WATERVILLE — The city is having a difficult time finding qualified candidates to fill two new positions — assistant city manager and fire inspector — so City Manager Steve Daly wants to increase the pay for the assistant manager post and create a deputy fire chief position that would also be responsible for inspections.

Daly said the city had budgeted $68,000 for an assistant city manager, an amount he said is not much more than what Waterville pays its administrative assistants. The city is not drawing qualified applicants, and Daly said he thinks it is because of the pay.

He recommended to the City Council earlier this week the pay be increased to at least $90,000.

Daly said three people applied for the fire inspector’s position, one of whom was offered the job but turned it down because he said he would be taking a substantial pay cut.

“I think that we should make sort of a bold move at this point and create the position of deputy fire chief, that would be a nonunion position, assign the role of fire inspector or fire marshal to that deputy and get that job done,” Daly told the council Tuesday. “And at the same time, provide fire Chief (Shawn) Esler with the sorely needed backup position that will take a load off his back and keep him here for much longer than we might otherwise if we keep just dumping things on him.”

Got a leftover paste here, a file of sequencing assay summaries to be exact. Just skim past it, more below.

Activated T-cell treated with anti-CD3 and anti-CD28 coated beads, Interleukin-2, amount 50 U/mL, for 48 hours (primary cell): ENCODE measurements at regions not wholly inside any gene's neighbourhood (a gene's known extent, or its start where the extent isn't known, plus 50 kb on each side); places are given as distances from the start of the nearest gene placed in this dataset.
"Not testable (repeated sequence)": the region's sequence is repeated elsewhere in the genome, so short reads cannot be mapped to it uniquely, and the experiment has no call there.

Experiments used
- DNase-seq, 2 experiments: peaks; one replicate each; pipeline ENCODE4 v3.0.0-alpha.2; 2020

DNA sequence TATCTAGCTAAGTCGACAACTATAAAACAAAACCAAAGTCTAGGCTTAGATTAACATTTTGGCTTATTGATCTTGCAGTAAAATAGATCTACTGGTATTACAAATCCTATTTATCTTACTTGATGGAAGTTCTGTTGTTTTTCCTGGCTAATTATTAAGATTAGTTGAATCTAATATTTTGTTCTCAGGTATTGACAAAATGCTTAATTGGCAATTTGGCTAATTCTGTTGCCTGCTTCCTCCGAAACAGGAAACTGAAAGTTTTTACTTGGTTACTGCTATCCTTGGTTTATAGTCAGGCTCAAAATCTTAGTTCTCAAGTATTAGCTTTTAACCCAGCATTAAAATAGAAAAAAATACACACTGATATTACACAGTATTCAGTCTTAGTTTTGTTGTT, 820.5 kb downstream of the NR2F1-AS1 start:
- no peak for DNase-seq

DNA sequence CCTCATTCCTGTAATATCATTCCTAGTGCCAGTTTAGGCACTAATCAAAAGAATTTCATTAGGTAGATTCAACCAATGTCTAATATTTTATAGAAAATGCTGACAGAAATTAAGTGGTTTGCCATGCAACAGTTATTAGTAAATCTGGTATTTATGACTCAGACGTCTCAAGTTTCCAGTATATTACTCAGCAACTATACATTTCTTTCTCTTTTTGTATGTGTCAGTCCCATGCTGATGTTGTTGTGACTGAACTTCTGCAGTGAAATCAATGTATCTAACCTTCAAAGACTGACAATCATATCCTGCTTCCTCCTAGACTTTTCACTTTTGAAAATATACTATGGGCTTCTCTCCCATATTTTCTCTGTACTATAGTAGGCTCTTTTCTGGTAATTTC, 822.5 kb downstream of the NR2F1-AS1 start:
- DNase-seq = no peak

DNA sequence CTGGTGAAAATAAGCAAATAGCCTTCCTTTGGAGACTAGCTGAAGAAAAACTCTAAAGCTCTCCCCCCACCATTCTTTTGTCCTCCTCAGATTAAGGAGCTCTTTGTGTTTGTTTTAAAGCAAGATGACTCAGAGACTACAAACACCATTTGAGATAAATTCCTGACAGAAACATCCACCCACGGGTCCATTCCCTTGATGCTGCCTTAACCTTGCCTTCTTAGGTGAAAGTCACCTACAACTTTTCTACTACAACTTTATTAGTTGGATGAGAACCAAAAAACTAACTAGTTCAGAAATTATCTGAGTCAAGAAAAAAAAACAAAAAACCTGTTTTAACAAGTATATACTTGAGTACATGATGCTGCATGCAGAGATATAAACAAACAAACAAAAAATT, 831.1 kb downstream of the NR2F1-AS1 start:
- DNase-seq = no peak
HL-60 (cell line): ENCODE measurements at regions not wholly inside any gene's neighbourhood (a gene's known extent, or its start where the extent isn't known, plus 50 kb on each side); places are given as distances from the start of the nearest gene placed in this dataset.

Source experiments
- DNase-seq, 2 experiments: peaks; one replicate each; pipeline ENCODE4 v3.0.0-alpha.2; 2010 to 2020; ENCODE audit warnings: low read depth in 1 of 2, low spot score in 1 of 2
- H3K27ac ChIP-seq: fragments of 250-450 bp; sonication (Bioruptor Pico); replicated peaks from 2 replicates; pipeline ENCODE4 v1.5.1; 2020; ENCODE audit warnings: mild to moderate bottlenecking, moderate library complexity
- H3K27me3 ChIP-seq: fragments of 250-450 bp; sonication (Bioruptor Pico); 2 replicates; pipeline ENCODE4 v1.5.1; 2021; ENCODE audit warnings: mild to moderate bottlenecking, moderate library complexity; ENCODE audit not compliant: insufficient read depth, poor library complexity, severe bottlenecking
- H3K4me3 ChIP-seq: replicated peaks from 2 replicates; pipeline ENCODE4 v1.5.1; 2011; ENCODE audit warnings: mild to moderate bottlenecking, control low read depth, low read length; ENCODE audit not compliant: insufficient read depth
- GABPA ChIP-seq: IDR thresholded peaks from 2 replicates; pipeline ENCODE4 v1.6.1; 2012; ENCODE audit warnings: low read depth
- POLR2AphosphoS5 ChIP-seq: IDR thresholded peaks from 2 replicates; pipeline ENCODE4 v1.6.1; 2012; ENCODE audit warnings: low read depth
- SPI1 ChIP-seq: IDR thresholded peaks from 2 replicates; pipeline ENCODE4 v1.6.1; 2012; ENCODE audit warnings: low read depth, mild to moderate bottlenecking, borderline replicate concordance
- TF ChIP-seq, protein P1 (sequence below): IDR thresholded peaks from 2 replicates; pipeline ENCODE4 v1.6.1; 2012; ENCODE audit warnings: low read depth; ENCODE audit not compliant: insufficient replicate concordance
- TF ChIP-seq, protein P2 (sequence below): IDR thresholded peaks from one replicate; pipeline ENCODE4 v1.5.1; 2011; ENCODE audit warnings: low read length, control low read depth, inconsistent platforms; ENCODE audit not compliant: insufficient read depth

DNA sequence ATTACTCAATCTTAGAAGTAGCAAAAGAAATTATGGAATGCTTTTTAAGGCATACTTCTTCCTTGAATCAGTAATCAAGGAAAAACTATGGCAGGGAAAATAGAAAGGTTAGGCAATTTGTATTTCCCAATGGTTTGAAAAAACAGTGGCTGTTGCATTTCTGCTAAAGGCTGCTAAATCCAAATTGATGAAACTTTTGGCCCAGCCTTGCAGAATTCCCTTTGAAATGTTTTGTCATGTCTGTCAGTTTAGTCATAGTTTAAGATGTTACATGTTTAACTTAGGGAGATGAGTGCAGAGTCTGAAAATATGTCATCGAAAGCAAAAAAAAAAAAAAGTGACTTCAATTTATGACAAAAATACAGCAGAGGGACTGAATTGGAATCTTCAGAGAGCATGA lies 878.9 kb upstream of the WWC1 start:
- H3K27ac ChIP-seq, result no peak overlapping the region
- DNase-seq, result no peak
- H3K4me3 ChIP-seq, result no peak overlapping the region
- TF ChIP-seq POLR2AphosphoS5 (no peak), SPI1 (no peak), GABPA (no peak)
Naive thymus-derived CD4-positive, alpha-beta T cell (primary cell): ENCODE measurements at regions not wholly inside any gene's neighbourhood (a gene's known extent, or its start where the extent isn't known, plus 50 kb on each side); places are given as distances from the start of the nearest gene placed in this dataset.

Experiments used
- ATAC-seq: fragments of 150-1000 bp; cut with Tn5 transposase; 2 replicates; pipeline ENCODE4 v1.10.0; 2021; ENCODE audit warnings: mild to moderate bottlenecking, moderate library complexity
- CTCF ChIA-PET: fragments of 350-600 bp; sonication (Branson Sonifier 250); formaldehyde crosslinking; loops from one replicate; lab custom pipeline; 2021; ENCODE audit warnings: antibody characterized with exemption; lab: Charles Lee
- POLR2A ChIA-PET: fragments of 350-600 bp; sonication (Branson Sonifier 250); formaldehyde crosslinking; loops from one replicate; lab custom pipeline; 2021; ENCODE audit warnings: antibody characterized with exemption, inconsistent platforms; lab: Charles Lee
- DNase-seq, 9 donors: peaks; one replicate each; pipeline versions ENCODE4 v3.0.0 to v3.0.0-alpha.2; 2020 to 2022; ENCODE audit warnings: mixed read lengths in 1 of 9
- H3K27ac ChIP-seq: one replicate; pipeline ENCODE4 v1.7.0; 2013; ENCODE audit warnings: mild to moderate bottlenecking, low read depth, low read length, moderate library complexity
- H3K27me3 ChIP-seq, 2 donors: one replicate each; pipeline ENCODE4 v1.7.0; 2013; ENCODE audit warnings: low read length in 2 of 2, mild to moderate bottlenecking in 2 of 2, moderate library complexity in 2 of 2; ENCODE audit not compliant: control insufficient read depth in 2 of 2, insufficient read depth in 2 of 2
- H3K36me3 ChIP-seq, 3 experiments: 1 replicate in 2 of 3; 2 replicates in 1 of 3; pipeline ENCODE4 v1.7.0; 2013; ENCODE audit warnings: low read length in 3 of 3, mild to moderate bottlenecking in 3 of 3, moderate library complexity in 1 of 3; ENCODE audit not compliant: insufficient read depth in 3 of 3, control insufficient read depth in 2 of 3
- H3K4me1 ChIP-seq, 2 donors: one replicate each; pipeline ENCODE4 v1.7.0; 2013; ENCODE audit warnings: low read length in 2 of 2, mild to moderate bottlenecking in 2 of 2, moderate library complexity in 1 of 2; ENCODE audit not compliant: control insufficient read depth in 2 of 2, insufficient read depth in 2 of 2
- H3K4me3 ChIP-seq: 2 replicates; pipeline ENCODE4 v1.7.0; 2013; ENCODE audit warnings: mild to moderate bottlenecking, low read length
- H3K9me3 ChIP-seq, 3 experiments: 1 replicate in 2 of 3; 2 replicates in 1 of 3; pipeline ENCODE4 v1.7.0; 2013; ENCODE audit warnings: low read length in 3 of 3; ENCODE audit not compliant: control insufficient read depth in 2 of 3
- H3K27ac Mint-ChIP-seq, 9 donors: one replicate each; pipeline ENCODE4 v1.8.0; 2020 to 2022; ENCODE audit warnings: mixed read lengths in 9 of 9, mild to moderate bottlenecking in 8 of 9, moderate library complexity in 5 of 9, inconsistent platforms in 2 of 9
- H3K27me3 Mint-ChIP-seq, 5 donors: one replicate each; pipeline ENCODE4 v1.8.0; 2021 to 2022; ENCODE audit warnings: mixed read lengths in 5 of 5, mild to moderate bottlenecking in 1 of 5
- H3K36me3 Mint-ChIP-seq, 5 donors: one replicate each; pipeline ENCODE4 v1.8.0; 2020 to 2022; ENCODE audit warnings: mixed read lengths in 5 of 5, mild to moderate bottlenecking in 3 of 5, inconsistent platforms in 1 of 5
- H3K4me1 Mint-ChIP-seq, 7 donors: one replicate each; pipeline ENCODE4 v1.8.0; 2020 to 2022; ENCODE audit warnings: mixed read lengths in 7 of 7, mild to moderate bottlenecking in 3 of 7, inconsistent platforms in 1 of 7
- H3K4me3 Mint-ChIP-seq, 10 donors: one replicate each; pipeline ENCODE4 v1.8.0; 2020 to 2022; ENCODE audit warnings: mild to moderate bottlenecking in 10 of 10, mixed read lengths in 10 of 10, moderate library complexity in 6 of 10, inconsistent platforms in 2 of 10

Councilor Mike Morris, D-Ward 1, appeared stunned at the suggestion of paying more than $90,000 for an assistant city manager, a new position created in the budget the council passed last summer. He asked Daly if the city had looked at pay scales for similar positions elsewhere.


“We don’t have hard data on that,” Daly said, “but a low 90s pay rate I’m sure would be attractive, and it also fits in our hierarchy of salaries.”

“Well, I don’t care if it’s attractive,” Morris responded. “I want to know what other people are paying, because if it’s more. …”

“I will have that data when I come back to you,” Daly said.

The city has searched widely for an assistant city manager, placing advertisements on municipal job boards and with groups, such as the International City/County Management Association.

The person hired for the position would support Daly and be a top supervisor in the city. Daly said in August the assistant city manager would help free up the city manager to do more economic development, work on updating the comprehensive plan and work with the Central Maine Growth Council to market Waterville, not just within Maine but more broadly.

Daly has been city manager in Waterville for about 10 months, having been hired by the City Council on Jan. 5. He succeeded Michael Roy, who had served in the role for 16 years.

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